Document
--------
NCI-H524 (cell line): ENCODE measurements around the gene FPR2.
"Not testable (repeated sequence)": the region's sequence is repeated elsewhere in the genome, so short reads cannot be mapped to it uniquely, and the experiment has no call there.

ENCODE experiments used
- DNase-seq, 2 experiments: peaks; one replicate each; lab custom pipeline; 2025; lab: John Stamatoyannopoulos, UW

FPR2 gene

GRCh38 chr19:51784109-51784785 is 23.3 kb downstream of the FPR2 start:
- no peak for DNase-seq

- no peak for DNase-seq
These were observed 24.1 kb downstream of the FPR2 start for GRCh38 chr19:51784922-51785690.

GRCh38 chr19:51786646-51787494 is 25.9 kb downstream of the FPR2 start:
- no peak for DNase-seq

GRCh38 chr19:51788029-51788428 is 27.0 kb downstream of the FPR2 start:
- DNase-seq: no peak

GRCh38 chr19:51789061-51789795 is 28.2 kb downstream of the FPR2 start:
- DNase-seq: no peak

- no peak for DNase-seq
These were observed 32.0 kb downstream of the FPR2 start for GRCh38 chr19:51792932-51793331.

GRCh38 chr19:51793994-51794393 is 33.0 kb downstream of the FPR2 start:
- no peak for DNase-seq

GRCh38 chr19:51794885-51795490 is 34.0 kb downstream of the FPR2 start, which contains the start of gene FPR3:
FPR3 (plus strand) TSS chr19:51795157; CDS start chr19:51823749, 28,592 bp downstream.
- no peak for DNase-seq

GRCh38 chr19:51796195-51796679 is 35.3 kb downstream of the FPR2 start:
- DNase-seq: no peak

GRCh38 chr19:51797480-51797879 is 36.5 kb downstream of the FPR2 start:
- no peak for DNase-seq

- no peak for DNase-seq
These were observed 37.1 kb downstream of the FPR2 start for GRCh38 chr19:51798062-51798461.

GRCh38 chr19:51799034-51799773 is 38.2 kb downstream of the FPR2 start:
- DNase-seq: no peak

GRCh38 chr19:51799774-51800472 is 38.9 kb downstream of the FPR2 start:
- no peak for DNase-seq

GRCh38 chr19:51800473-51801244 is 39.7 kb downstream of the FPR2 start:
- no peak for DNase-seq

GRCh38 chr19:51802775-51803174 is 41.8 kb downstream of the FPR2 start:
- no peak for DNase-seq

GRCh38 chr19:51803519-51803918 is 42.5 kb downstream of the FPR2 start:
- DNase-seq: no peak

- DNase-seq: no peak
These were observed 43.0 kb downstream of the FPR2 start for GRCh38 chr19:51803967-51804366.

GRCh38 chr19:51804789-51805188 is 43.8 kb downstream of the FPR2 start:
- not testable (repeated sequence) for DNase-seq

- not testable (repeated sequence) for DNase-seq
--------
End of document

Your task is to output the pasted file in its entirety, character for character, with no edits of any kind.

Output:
NCI-H524 (cell line): ENCODE measurements around the gene FPR2.
"Not testable (repeated sequence)": the region's sequence is repeated elsewhere in the genome, so short reads cannot be mapped to it uniquely, and the experiment has no call there.

ENCODE experiments used
- DNase-seq, 2 experiments: peaks; one replicate each; lab custom pipeline; 2025; lab: John Stamatoyannopoulos, UW

FPR2 gene

GRCh38 chr19:51784109-51784785 is 23.3 kb downstream of the FPR2 start:
- no peak for DNase-seq

- no peak for DNase-seq
These were observed 24.1 kb downstream of the FPR2 start for GRCh38 chr19:51784922-51785690.

GRCh38 chr19:51786646-51787494 is 25.9 kb downstream of the FPR2 start:
- no peak for DNase-seq

GRCh38 chr19:51788029-51788428 is 27.0 kb downstream of the FPR2 start:
- DNase-seq: no peak

GRCh38 chr19:51789061-51789795 is 28.2 kb downstream of the FPR2 start:
- DNase-seq: no peak

- no peak for DNase-seq
These were observed 32.0 kb downstream of the FPR2 start for GRCh38 chr19:51792932-51793331.

GRCh38 chr19:51793994-51794393 is 33.0 kb downstream of the FPR2 start:
- no peak for DNase-seq

GRCh38 chr19:51794885-51795490 is 34.0 kb downstream of the FPR2 start, which contains the start of gene FPR3:
FPR3 (plus strand) TSS chr19:51795157; CDS start chr19:51823749, 28,592 bp downstream.
- no peak for DNase-seq

GRCh38 chr19:51796195-51796679 is 35.3 kb downstream of the FPR2 start:
- DNase-seq: no peak

GRCh38 chr19:51797480-51797879 is 36.5 kb downstream of the FPR2 start:
- no peak for DNase-seq

- no peak for DNase-seq
These were observed 37.1 kb downstream of the FPR2 start for GRCh38 chr19:51798062-51798461.

GRCh38 chr19:51799034-51799773 is 38.2 kb downstream of the FPR2 start:
- DNase-seq: no peak

GRCh38 chr19:51799774-51800472 is 38.9 kb downstream of the FPR2 start:
- no peak for DNase-seq

GRCh38 chr19:51800473-51801244 is 39.7 kb downstream of the FPR2 start:
- no peak for DNase-seq

GRCh38 chr19:51802775-51803174 is 41.8 kb downstream of the FPR2 start:
- no peak for DNase-seq

GRCh38 chr19:51803519-51803918 is 42.5 kb downstream of the FPR2 start:
- DNase-seq: no peak

- DNase-seq: no peak
These were observed 43.0 kb downstream of the FPR2 start for GRCh38 chr19:51803967-51804366.

GRCh38 chr19:51804789-51805188 is 43.8 kb downstream of the FPR2 start:
- not testable (repeated sequence) for DNase-seq

- not testable (repeated sequence) for DNase-seq